As Hurricane Joaquin moves closer, power companies make preparations
As the strengthening Hurricane Joaquin bears down on the Garden State, the major utility companies are monitoring and making preparations to contend with the situation.
The storm will offer the power companies a chance to implement many of the lessons learned during Sandy nearly three years ago.
A major hurdle for Joaquin is the weather rolling in ahead of its landfall. Rain has already soaked New Jersey this week and more is expected on Friday before Joaquin heads towards the East Coast.
"Our preparation is certainly underway for looking ahead to Joaquin, but we are prepared for whatever may come as a result of the rain that's forecast over the next several days," said Ron Morano, JCP&L spokesperson.
He said they are deploying a wide array of resources to battle Joaquin's impact.
"We've taken some aggressive storm preparation steps, including setting specially-designed flood barriers and pumps in several key substations as an added precaution," Morano said.
In addition, JCP&L is working to secure additional hazard responders from a new electrical union partnership, preparing to activate its Emergency Command Center, communicating with officials from all around the state, and beginning planning for staging areas for outside crews and equipment.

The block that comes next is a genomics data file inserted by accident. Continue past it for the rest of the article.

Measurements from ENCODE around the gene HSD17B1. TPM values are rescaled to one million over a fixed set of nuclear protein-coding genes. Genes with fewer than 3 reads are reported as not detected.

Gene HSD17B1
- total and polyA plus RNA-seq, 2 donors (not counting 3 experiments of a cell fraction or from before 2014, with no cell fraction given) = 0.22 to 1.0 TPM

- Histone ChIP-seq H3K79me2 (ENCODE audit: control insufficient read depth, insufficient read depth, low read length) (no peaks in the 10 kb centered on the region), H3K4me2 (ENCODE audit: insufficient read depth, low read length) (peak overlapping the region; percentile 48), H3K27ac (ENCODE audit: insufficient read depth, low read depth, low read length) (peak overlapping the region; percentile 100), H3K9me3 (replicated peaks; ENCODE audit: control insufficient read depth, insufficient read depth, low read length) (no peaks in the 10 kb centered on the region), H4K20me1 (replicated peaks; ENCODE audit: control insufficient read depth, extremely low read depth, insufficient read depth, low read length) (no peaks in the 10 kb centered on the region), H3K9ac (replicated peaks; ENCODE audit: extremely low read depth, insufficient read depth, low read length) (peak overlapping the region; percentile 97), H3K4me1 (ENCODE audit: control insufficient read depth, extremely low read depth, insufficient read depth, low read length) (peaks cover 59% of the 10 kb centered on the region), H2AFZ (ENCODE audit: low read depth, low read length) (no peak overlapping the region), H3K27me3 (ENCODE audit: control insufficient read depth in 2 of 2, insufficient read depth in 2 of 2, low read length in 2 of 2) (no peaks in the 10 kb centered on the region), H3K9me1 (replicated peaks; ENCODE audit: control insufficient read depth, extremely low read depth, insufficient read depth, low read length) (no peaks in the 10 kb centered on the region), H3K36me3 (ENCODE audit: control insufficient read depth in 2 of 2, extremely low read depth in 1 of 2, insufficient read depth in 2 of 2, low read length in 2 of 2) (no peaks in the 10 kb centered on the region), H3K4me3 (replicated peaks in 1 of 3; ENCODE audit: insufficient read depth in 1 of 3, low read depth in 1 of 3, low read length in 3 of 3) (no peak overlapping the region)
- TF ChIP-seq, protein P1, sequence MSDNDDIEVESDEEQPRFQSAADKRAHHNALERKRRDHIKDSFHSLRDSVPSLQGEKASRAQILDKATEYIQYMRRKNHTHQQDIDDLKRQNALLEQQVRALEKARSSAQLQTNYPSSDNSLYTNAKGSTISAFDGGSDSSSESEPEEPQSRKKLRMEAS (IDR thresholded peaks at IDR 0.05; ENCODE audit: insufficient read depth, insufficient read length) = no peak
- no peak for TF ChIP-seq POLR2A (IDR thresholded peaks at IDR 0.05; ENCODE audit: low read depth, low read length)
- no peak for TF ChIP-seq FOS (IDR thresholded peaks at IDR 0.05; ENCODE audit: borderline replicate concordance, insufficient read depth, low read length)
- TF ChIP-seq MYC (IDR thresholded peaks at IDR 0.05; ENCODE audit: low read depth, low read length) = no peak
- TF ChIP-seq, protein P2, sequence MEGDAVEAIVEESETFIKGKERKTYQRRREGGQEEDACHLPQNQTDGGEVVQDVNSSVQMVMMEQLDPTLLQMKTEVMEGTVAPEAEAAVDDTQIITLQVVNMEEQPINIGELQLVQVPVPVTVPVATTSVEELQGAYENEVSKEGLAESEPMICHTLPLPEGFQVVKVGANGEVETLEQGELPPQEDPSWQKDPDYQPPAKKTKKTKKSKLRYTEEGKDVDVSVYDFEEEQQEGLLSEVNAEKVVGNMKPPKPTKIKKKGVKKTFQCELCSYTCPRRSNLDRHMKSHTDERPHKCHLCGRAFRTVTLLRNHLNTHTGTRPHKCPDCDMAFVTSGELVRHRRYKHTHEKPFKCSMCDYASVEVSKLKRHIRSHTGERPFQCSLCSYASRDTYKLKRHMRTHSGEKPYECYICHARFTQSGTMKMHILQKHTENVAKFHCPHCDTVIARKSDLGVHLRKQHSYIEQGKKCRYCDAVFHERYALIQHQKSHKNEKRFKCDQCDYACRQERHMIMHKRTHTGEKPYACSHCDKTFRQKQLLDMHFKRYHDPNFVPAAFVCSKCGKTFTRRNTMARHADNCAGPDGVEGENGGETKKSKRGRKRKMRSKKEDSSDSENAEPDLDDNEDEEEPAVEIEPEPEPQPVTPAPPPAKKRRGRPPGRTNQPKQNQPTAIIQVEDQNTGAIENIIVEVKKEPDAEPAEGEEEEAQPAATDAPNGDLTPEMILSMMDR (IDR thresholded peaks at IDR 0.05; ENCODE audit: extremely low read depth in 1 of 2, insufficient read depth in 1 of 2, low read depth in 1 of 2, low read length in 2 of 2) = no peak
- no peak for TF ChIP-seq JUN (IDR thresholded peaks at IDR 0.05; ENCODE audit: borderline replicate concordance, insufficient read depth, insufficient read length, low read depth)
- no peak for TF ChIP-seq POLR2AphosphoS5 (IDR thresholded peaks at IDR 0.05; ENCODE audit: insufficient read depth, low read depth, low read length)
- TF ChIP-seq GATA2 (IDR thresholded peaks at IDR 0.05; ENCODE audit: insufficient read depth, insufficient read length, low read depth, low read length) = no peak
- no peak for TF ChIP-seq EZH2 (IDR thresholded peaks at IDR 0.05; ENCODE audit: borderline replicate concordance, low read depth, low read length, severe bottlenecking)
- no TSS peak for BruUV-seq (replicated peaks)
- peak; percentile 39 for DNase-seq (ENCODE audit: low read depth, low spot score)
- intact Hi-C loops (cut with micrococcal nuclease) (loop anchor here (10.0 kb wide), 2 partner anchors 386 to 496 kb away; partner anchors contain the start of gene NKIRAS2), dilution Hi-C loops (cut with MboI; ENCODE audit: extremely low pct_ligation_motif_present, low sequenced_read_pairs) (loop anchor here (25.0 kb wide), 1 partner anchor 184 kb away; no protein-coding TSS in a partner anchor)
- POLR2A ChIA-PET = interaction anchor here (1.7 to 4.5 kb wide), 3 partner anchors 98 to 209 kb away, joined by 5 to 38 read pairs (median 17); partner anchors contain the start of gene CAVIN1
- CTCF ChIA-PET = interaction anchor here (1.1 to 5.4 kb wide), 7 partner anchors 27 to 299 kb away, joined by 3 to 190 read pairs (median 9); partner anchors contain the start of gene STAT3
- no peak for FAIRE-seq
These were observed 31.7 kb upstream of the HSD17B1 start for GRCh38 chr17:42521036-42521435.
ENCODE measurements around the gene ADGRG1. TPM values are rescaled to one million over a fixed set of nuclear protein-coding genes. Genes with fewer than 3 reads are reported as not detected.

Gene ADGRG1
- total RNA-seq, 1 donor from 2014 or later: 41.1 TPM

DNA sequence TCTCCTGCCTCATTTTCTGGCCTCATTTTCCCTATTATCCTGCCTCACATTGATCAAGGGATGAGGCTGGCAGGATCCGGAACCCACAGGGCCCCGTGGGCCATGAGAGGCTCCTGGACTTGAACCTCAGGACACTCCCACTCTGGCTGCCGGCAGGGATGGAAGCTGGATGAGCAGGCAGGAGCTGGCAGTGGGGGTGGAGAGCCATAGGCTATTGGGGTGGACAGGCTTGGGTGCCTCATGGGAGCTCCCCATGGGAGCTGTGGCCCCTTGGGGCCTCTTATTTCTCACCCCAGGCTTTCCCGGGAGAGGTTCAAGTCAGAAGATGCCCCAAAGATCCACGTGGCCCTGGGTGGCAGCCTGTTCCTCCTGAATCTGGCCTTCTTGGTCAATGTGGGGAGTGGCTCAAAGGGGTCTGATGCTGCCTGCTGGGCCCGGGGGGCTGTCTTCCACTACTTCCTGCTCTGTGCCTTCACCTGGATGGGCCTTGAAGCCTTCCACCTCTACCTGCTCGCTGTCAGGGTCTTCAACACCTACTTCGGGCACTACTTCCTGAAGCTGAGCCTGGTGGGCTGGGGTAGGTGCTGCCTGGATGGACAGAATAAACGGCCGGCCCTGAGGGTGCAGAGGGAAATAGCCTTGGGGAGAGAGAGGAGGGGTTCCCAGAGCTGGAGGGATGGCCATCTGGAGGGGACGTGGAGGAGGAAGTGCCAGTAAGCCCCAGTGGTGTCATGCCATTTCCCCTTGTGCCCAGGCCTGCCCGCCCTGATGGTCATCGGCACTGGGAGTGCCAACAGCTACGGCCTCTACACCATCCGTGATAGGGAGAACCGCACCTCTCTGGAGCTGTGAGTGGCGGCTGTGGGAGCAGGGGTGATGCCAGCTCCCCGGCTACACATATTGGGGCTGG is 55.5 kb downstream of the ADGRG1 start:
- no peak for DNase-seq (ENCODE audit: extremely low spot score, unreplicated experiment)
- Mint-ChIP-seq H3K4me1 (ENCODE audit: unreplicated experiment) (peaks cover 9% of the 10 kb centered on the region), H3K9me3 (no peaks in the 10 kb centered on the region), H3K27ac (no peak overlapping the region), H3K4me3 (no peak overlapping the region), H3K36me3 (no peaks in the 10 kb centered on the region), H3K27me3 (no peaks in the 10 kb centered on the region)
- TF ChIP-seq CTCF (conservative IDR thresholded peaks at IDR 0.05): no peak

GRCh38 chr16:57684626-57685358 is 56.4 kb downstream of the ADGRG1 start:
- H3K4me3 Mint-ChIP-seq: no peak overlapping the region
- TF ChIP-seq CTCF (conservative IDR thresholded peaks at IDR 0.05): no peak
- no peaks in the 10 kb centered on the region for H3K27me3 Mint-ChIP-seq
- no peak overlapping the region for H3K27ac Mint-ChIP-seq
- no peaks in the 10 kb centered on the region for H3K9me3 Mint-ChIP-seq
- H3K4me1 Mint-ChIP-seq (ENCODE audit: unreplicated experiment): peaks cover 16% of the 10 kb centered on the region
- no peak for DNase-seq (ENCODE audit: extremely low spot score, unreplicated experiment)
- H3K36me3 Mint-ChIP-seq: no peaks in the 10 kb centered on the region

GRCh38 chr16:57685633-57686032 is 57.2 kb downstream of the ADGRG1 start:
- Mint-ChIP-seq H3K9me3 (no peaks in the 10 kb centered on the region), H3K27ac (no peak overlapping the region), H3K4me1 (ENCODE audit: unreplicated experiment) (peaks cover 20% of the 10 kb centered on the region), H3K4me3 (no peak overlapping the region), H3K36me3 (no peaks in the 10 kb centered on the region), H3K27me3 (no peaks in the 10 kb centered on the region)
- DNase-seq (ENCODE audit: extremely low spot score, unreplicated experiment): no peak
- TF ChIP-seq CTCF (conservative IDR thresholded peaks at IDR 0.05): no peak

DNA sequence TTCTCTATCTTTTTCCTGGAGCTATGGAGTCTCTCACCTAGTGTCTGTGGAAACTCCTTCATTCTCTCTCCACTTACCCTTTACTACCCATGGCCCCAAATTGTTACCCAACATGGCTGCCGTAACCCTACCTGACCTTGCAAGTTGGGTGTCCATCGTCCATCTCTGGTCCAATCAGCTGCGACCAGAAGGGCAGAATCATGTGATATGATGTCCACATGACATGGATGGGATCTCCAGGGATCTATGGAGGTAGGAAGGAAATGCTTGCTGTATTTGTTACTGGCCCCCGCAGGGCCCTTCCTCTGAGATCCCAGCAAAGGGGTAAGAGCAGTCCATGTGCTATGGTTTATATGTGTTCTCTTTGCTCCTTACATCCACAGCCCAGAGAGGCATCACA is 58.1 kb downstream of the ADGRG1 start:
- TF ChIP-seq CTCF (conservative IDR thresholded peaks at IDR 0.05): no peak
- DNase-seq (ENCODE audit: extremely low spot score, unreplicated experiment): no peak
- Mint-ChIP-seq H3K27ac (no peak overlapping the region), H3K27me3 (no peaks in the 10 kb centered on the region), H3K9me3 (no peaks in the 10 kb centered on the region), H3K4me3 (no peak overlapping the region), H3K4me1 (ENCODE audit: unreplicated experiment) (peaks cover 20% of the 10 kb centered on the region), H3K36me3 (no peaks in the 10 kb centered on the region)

Atlantic City Electric has also ramped up efforts ahead of the storm's landfall.
They have additional internal linemen, overhead line contractors, and tree crews on standby to assist with any outage restoration efforts. That is in addition to AC Electric's year-round tree-trimming initiative and ongoing projects to enhance their system for these types of weather events.
Still, spokesperson Frank Tedesco cautions customers to be ready for the possibility of service interruptions.
"If it's a severe event, there could be outages, so we just ask that customers prepare," Tedesco said.
The company made vast efforts to improve communication on outages and restorations with customers since Sandy.
Tedesco said they are keeping an eye on the weather heading into Joaquin's likely arrival.
"The ground is saturated and wet," Tedesco said. "There could be trees that are already compromised and if we have some heavy winds on Sunday, that could be an issue."
PSE&G is also making their preparations for Joaquin's arrival.
"While it is too early to know with any certainty when and where Joaquin will make land -- and the strength of the storm when it does -- we take every storm with the potential for outages seriously," said John Latka, senior vice president of electric and gas operations for PSE&G. "We are activating our emergency protocol and personnel, and performing system checks on critical transmission and distribution equipment. Also, we are requesting mutual aid from other utilities, securing additional tree crews and ensuring the availability of materials and supplies."